Later ... that wasn't too bad. My cookbooks being still in the back wall of cardboard boxes and thus inaccessible, I resorted to the Great Google and came upon a recipe from Epicurious which I combined with another one I vaguely remembered, just for fun. Luckily I happened to have a duck breast, so I used my fingers and small ouch! ouch! sharpy knife to separate fat from flesh, leaving the two attached down a 1cm strip lengthways. (Are you following me here?)

Then, having carefully washed my truffle, and peeled it (peelings, and the rest of the truffle, are now in a closed jar with a few eggs for when I feel like making an omelette) I took some very thin slices off it (mandoline? I spit at mandolines. A good sharp knife is all that's necessary) and stuck some of those between fat and flesh before sticking it in a hot pan, skin side down, to start cooking and render some fat.

When that was done, out went the duck and in went some cubes of potato, to fry in the duck fat with a bit of salt and be joined, ten minutes later, by some petits pois and chopped shallots ... then they too went into a bowl and into the pan went a couple of chopped mushrooms, finely chopped truffle, more shallot and, when browned, a sprinkling of flour.

For a proper sauce perigueux you'd have to use Madeira but I have none of that on hand, so the pan got deglazed with some Banyuls, the sauce thus obtained enriched with a slab of butter and some chives, then the duck breast sliced and chucked back in to be reheated and served with the potatoes and peas on the side. Can't complain, I suppose.

Thursday Edgar's surrogate mother (Edgar, incidentally, has not been seen since Sunday morning, with any luck he's flown off and found a flock somewhere) came past and invited us to an apéro at midday. That sounded pretty good, so we pulled on our glad rags and headed round at the appointed hour ...

When we were comfortably installed under a parasol at the table in the courtyard out back, her partner Philippe did the honours and asked what we'd like to drink, and came back with a dripping bottle of white from the Chateau de la Baronne ("un copain", he said, "et son vin n'est pas mal non plus") and a red for Margo, and Caroline busied herself with chunks of melon and poivrons marinated in olive oil (what else, around these parts?).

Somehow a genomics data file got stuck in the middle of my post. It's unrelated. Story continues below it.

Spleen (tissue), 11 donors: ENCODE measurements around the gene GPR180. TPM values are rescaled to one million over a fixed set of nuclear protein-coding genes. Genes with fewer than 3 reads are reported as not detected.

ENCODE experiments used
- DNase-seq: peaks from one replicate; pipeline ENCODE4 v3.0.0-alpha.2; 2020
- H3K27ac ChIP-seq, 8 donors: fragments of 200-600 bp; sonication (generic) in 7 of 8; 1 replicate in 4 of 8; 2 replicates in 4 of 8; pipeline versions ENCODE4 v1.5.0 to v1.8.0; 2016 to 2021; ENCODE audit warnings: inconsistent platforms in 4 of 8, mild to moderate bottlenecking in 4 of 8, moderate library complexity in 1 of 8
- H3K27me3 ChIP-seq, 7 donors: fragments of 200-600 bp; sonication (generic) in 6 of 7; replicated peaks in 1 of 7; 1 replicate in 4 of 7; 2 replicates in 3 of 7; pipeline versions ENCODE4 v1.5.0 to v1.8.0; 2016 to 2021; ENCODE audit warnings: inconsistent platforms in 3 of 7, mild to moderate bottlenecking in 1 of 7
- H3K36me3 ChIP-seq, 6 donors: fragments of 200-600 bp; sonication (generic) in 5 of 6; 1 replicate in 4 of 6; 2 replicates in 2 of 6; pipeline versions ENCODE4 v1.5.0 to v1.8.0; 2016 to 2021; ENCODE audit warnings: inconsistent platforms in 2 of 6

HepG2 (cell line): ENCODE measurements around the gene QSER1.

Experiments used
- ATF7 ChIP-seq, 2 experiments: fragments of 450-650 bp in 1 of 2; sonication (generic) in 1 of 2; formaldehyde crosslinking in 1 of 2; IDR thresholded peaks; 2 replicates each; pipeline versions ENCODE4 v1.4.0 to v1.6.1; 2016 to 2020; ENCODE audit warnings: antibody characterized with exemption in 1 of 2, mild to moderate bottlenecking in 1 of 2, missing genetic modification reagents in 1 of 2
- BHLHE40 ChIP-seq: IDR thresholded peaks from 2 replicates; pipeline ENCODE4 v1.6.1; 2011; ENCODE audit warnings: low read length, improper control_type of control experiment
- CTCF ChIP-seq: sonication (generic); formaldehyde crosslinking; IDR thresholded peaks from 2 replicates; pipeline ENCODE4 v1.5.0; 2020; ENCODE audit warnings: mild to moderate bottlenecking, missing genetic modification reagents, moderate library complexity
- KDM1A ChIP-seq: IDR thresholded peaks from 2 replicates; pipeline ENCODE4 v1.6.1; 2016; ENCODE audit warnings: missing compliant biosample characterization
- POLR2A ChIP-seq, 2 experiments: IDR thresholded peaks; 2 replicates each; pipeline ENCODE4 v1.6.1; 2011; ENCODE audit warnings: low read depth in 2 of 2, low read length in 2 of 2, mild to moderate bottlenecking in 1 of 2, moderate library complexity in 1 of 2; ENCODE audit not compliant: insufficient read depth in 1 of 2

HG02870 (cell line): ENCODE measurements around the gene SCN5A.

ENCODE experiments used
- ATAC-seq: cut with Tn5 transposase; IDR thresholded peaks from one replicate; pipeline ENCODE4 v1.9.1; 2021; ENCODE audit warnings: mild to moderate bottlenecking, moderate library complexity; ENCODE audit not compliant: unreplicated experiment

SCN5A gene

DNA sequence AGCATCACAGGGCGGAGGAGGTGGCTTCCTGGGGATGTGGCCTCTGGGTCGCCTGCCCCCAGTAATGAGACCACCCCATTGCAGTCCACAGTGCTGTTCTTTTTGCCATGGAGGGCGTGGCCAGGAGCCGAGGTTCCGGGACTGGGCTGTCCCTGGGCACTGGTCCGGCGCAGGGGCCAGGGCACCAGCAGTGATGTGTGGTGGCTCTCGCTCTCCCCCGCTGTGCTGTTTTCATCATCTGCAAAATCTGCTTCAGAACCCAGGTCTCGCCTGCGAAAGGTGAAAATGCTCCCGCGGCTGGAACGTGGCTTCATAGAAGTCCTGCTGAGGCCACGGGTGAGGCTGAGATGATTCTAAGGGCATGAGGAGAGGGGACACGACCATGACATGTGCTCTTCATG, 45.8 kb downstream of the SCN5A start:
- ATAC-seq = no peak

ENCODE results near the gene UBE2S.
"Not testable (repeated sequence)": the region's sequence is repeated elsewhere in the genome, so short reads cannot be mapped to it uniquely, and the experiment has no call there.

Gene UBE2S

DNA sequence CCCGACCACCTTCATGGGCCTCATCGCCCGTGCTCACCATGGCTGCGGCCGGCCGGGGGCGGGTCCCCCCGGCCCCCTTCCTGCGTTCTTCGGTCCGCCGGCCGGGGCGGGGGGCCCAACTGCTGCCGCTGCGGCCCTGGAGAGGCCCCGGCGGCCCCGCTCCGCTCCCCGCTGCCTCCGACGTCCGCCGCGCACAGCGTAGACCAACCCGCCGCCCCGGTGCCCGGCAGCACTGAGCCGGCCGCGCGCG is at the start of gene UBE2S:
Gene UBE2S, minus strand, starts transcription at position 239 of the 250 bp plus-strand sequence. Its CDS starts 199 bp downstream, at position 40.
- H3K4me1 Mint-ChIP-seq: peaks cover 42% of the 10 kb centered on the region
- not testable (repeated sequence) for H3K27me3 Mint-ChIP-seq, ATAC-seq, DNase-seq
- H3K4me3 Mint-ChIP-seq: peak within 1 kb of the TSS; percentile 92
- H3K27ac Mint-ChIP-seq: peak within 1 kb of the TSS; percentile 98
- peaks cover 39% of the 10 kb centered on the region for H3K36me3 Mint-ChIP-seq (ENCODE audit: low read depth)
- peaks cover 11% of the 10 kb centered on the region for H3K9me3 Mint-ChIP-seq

We started talking, as one will, and shortly into the conversation Philippe noticed that the bottle of white was empty, and headed off to get another one to go with the pizza ... must be evaporation or something, because they'd just promised to introduce me to the young Italian oenologue for the chateau, who also happens to be an impassioned cook, when he was obliged to find yet another bottle.

And another few bottles later, once we'd put the world to rights, discussed the lamentable tendency of the English to keep to themselves in a sort of ghetto without taking the trouble to even try to learn French, found out that he'd had a varied career in "import-export", as he put it delicately, down in the Pacific and now went around with a gang of Polish workers renovating chateaux, and that she has a landscape gardening company in Toulon, it was around 18:00, and we found ourselves agreeing to come back the next evening for a barbecue. Hopefully, we'll find out more: I am dying to know how the guy came to spend time flitting between Wallis & Fortuna, northern Africa and Cuba.

Under other circumstances the words "gun-running", "arms dealer" and "smuggler" might come to mind, or maybe "civil servant", but I am willing to give the chap the benefit of the doubt and admit that he might, just possibly, be a business-man with wide-ranging interests. As they say. Shall let you know, as and when.

Mind how you go, now.

Oh yes, Orange seems not to have disposed of my e-mail address - at least, it still appears to work - so do keep using it if you feel the urge. Bye, I'm off to make dinner.